A: No. What I am saying is that when things go wrong for the dollar, for the worldwide OTC derivatives, and in general equities, gold could before 06/01/2004 move out of a normal bull phase as it did in 1979 and move into a run away market. I see that as bad for gold because such a run away market would only occur as a short squeeze and cover.

No short squeeze and cover in history has ever held its final price or its uptrend. Gold would if it broke through $529 and then moved above $1200. The result is gold would disqualify itself as a currency due to volatility.

When gold finally brakes, as gold did at the $887.50 high in 1980, I believe gold will have a hard time holding the $248 when it returns there two years later. I say this because of the implications economically of what would cause gold to make that plus $529 run to the four figure level in the first place.

All you want to think of when gold breaks $529 is when you get out of gold and all gold related investments. It will be later and higher but few will then take that mind set.


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May 13, 2003

Morning Briefs
Need more reasons for gold over $400?


Last Monday 52 people were killed in Chechnya in a terrorist bombing incident. Since yesterday, more than 29 deaths (including nine terrorists) have been reported from an apparent al Qaeda suicide attack on residential compounds in Saudi Arabia. Seven of the victims were American nationals and almost 200 other people were wounded, some critically.

News reports quote a US survivor as saying ''The fact that they have attacked three compounds in a coordinated way sends a message to the Western community that we are not safe here. It's like they're saying, 'We can get you any time, anywhere.'"

The attack was well planned, precise and disciplined and achieved its objectives despite accurate and coordinated fire from opposing forces as the terrorists pressed their attack on the compound.

Both attacks were hardly the work of amateurs, proving once again that we are up against formidable forces who conduct war on their terms only. Do not be fooled by the quick and decisive victories produced by Western-style wars in Iraq and Yugoslavia.

Only Special Forces can wage war against al Qaeda on its terms and be successful. Terrorists can only be beaten with terror as there is no other effective means to defeat them given the fact they are willing to die for their cause.

Therefore, these twin al Qaeda events lend credence to the immediate need for answers to the following important questions.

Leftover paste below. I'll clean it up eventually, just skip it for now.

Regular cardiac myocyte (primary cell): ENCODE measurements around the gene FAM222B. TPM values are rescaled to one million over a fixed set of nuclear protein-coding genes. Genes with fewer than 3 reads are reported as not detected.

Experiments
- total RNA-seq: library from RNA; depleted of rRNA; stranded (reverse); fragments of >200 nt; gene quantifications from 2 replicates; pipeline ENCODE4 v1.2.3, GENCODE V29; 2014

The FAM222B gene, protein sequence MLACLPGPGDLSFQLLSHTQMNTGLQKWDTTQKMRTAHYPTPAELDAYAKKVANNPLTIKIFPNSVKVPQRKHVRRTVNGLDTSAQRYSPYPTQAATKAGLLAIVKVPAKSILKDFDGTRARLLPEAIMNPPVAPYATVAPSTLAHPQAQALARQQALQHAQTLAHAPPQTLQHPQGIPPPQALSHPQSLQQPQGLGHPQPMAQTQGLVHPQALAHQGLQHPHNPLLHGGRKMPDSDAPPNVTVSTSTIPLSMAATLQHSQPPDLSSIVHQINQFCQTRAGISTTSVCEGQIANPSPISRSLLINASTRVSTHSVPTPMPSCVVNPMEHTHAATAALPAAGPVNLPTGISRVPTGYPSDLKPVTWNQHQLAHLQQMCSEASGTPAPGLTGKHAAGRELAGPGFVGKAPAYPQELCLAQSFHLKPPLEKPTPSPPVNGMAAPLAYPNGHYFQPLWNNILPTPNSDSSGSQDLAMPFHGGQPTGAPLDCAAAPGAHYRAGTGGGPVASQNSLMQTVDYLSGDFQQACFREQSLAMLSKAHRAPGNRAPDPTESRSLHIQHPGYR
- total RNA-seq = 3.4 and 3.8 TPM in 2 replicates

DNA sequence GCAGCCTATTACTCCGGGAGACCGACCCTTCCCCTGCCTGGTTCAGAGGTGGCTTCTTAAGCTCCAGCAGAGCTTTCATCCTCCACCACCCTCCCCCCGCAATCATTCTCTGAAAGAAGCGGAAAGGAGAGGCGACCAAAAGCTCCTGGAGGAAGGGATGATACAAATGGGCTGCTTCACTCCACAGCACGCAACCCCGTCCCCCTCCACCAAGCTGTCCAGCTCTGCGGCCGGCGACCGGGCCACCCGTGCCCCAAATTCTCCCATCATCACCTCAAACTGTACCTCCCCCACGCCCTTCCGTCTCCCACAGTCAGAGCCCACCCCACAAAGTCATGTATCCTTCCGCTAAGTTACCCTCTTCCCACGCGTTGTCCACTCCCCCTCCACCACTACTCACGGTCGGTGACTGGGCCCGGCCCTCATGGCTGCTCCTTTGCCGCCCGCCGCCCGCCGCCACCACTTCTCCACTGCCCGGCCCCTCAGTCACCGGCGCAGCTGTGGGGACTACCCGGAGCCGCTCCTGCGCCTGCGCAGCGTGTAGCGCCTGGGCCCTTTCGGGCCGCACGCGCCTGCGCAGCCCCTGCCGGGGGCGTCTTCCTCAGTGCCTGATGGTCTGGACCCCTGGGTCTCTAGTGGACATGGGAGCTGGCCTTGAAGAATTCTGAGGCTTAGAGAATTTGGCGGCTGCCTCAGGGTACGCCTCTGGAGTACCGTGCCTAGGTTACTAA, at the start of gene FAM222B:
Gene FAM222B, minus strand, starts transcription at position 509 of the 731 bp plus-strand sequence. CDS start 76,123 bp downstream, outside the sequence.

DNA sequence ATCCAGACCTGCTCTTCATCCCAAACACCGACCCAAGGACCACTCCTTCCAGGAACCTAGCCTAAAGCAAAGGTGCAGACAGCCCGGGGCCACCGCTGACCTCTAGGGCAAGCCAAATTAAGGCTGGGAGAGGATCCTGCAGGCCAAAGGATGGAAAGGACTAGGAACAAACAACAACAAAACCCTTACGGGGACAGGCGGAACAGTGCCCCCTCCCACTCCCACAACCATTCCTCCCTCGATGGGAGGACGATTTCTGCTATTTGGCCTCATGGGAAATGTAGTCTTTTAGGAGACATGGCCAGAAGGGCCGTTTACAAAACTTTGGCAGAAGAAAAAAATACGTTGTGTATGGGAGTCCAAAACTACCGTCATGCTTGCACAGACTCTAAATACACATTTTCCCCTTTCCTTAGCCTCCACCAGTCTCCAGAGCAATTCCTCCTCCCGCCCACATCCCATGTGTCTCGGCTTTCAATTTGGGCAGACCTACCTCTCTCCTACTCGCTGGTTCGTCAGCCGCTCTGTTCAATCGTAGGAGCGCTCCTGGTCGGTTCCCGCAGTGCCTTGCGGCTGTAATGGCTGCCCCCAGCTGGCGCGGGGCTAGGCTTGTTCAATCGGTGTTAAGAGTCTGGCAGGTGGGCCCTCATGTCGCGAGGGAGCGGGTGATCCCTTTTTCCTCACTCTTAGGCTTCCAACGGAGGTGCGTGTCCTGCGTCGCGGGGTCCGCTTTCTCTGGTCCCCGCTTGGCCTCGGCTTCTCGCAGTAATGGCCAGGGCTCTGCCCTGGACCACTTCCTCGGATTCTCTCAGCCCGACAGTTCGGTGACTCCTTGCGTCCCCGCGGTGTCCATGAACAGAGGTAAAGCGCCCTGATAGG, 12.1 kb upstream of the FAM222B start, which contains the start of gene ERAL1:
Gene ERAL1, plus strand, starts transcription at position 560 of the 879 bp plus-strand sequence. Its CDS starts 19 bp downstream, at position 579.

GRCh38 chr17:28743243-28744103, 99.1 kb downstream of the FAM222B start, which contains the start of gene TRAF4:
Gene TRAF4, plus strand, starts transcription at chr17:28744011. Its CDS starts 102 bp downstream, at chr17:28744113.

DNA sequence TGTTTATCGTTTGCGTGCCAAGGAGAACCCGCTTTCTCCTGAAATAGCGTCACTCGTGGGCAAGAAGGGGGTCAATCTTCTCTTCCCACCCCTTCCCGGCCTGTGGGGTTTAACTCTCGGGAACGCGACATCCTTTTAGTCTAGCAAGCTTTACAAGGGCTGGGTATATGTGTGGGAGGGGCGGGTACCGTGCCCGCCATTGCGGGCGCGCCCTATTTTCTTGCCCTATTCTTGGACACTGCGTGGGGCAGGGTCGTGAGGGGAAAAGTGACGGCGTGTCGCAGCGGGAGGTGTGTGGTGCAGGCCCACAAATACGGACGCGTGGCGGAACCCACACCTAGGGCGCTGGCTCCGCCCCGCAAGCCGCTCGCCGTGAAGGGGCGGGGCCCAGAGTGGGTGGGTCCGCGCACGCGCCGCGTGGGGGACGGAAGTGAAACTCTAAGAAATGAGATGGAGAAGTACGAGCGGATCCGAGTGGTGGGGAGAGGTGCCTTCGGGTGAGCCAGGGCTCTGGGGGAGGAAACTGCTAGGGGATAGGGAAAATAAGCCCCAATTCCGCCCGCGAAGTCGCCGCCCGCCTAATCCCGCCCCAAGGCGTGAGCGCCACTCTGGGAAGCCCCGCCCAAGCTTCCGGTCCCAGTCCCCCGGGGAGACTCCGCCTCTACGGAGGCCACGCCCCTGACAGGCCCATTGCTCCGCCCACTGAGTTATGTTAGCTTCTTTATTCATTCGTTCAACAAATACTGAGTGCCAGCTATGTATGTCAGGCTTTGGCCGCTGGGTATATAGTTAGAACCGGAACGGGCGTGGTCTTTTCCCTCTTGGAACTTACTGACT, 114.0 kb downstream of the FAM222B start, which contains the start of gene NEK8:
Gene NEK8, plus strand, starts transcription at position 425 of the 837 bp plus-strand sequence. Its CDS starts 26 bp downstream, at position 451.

1/ Are we involved in World War 3?"
2/ What is the cost of this emerging global conflict?
3/ Did the US/Brits win in Iraq or will we end up fighting the traditional Arab war of attrition from within which could extend our present commitment in Iraq into decades and cause untold casualties.

Then there is an even more important question to ask. In discovering the perpetrators of these heinous attacks, finding their sources of finance will be critical. That being the case, what major world nation in competition for economic and political leadership has had no attacks by al Qaeda?

This question might well identify the "Fifth Column" that history teaches us is often behind major conflicts conducted under the guise of a new political ideology. But this story is for another day.


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Russia Check Mates the US
On control of Oil Prices


Need another reason for gold over $400? Russia has made public its attention to work with OPEC (by invitation) for the purpose of controlling the price of oil.

US control of the Iraqi oil fields, although quite pivotal to the price of oil, will not set OPEC on its rear end as so many expected. All the US has accomplished is to guarantee supplies of Iraqi oil production and not much else.

http://www.jsmineset.com/s/Home.asp
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#217 SmallMind

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Posted 16 May 2003 - 12:18 PM

Canada is expected to expand at an annual rate of 2.7 per cent in the first quarter, well ahead of the 1.6 per cent reported in the United States.